An Alphabet Of My Life: D


When I got married for the first time in 1977, I expected it to last my lifetime. Divorce never entered my mind, even though my parents had split up the year before, and had gone through the divorce process earlier that same year.

Eight years later, and my wife had other ideas. She wanted more out of life. She was unhappy with how our marriage had turned out, and wanted us to separate. Even so, divorce was not mentioned. I agreed to move out, and we remained friendly, and in regular contact. There was occasional talk of us getting back together, selling both houses, and moving somewhere out of London for a fresh start.

Then she met someone. A man who had an executive job at the BBC, earned a huge salary, and seemed to have similar views on life to her. He was also interested in having children, something she had decided she wanted. So she phoned me at work, and told me all this out of the blue, adding that she wanted a divorce. It is not in my nature to pursue a lost cause, so I gave her my blessing to go ahead with it.

She did it all. There was no property to divide, no children to consider, and neither of us sought to stake a claim on either property, savings, or future pensions. The justification for the divorce was given on the Court papers as ‘Irretrievable Breakdown Of The Marriage’. I didn’t have to go to Court, I didn’t even need to employ a solicitor. All I had to do was sign the paperwork when it arrived, and send it back in a pre-paid envelope.

Nontheless, it was a sad day when I slipped that envelope into the postbox.

In 1989, I got married again. Once more, I had no intention that this might lead to a divorce later. We had both been married before, there was only a two-year difference in our ages, and we felt we had already overcome any mistakes or concerns that had broken down our first marriages. Eight years later, and it was me that was unhappy and dissapointed. It was my turn to ask for a separation, and to move out of the house. (It was soon sold, so we both moved out.) Again, we remained friendly. We occasionally went out for dinner together, and even attended events like weddings as a couple, even though everyone knew we had separated.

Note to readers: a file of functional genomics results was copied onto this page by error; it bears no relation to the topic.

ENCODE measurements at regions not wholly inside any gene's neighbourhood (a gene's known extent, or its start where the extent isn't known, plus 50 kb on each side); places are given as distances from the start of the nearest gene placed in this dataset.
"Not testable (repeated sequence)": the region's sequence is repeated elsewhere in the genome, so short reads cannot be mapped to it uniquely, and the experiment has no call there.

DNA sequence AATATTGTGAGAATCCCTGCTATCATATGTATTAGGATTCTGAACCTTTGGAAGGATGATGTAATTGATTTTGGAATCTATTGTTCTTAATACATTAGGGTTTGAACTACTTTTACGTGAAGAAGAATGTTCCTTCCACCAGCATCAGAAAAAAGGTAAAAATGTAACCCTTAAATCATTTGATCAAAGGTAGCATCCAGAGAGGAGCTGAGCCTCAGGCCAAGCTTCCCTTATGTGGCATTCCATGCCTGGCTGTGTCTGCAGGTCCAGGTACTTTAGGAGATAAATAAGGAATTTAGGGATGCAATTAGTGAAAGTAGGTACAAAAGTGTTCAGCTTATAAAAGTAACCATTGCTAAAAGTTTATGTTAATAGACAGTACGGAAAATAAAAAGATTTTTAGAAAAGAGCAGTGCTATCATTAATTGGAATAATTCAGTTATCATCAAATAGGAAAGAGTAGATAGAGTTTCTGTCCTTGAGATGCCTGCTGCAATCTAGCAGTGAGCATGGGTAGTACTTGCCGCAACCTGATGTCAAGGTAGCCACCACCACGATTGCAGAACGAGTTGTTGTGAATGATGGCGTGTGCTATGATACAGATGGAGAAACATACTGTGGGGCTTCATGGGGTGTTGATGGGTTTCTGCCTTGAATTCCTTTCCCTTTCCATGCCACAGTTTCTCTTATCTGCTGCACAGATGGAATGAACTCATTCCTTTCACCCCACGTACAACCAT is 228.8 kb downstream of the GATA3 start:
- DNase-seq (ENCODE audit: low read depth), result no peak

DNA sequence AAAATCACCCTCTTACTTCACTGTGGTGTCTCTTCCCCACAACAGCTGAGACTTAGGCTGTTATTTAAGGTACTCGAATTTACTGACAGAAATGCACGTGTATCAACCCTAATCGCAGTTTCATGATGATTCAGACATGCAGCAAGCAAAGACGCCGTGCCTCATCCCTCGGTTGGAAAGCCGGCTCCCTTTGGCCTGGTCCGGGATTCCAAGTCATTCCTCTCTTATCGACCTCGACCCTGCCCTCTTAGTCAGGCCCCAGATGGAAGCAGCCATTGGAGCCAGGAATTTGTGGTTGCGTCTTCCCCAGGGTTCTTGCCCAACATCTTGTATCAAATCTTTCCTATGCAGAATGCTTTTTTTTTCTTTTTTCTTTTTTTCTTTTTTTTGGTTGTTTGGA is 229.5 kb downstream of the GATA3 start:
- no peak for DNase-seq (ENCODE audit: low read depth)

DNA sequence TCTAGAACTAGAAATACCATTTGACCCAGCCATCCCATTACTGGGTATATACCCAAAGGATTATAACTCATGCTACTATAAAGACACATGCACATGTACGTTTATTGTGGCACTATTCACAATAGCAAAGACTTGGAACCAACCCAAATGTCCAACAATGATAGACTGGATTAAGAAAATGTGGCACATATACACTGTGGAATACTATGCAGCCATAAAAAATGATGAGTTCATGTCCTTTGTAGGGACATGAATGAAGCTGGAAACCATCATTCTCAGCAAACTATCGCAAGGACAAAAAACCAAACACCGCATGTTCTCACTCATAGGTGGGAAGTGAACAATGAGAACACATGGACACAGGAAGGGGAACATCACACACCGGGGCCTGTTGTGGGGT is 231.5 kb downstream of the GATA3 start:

It carried on like that for a few years, until she met someone at an art exhibition at the Hayward Gallery in London. They got on well, as he had also been divorced, but he had been offered a job outside London, close to the Welsh borders. This would mean them either splitting up, or buying a house there together. To give her some security, he suggested they get married. She phoned and told me the story, and asked if I would agree to a divorce. Naturally, I did. By that time the law had changed, and after one year apart, it was easy to get a mutually-agreed divorce. She was able to do this very cheaply, so it cost me nothing.

I went to see them before they left, and we parted as friends. We are still in contact to this day.

As regular readers will know, I got married again.

Fortunately, I am still married.

51 thoughts on “An Alphabet Of My Life: D